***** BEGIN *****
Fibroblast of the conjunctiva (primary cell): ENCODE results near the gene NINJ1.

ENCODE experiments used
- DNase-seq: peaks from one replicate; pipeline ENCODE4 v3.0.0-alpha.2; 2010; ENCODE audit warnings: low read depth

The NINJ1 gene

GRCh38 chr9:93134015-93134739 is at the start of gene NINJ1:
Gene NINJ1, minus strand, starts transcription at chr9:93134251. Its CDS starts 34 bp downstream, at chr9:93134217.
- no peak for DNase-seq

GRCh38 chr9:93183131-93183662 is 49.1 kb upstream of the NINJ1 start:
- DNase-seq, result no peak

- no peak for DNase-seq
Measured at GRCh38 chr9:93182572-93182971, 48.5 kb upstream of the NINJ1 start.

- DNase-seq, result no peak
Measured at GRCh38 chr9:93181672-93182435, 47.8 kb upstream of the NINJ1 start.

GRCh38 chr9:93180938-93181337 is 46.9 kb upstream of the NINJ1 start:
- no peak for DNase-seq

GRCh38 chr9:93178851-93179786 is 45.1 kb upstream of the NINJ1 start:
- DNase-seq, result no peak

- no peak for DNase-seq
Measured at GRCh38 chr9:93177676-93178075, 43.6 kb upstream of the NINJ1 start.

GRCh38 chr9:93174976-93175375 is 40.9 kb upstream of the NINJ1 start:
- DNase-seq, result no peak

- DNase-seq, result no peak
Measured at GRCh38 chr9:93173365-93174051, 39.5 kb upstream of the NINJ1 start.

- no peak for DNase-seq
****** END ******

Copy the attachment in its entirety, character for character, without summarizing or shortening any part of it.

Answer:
Fibroblast of the conjunctiva (primary cell): ENCODE results near the gene NINJ1.

ENCODE experiments used
- DNase-seq: peaks from one replicate; pipeline ENCODE4 v3.0.0-alpha.2; 2010; ENCODE audit warnings: low read depth

The NINJ1 gene

GRCh38 chr9:93134015-93134739 is at the start of gene NINJ1:
Gene NINJ1, minus strand, starts transcription at chr9:93134251. Its CDS starts 34 bp downstream, at chr9:93134217.
- no peak for DNase-seq

GRCh38 chr9:93183131-93183662 is 49.1 kb upstream of the NINJ1 start:
- DNase-seq, result no peak

- no peak for DNase-seq
Measured at GRCh38 chr9:93182572-93182971, 48.5 kb upstream of the NINJ1 start.

- DNase-seq, result no peak
Measured at GRCh38 chr9:93181672-93182435, 47.8 kb upstream of the NINJ1 start.

GRCh38 chr9:93180938-93181337 is 46.9 kb upstream of the NINJ1 start:
- no peak for DNase-seq

GRCh38 chr9:93178851-93179786 is 45.1 kb upstream of the NINJ1 start:
- DNase-seq, result no peak

- no peak for DNase-seq
Measured at GRCh38 chr9:93177676-93178075, 43.6 kb upstream of the NINJ1 start.

GRCh38 chr9:93174976-93175375 is 40.9 kb upstream of the NINJ1 start:
- DNase-seq, result no peak

- DNase-seq, result no peak
Measured at GRCh38 chr9:93173365-93174051, 39.5 kb upstream of the NINJ1 start.

- no peak for DNase-seq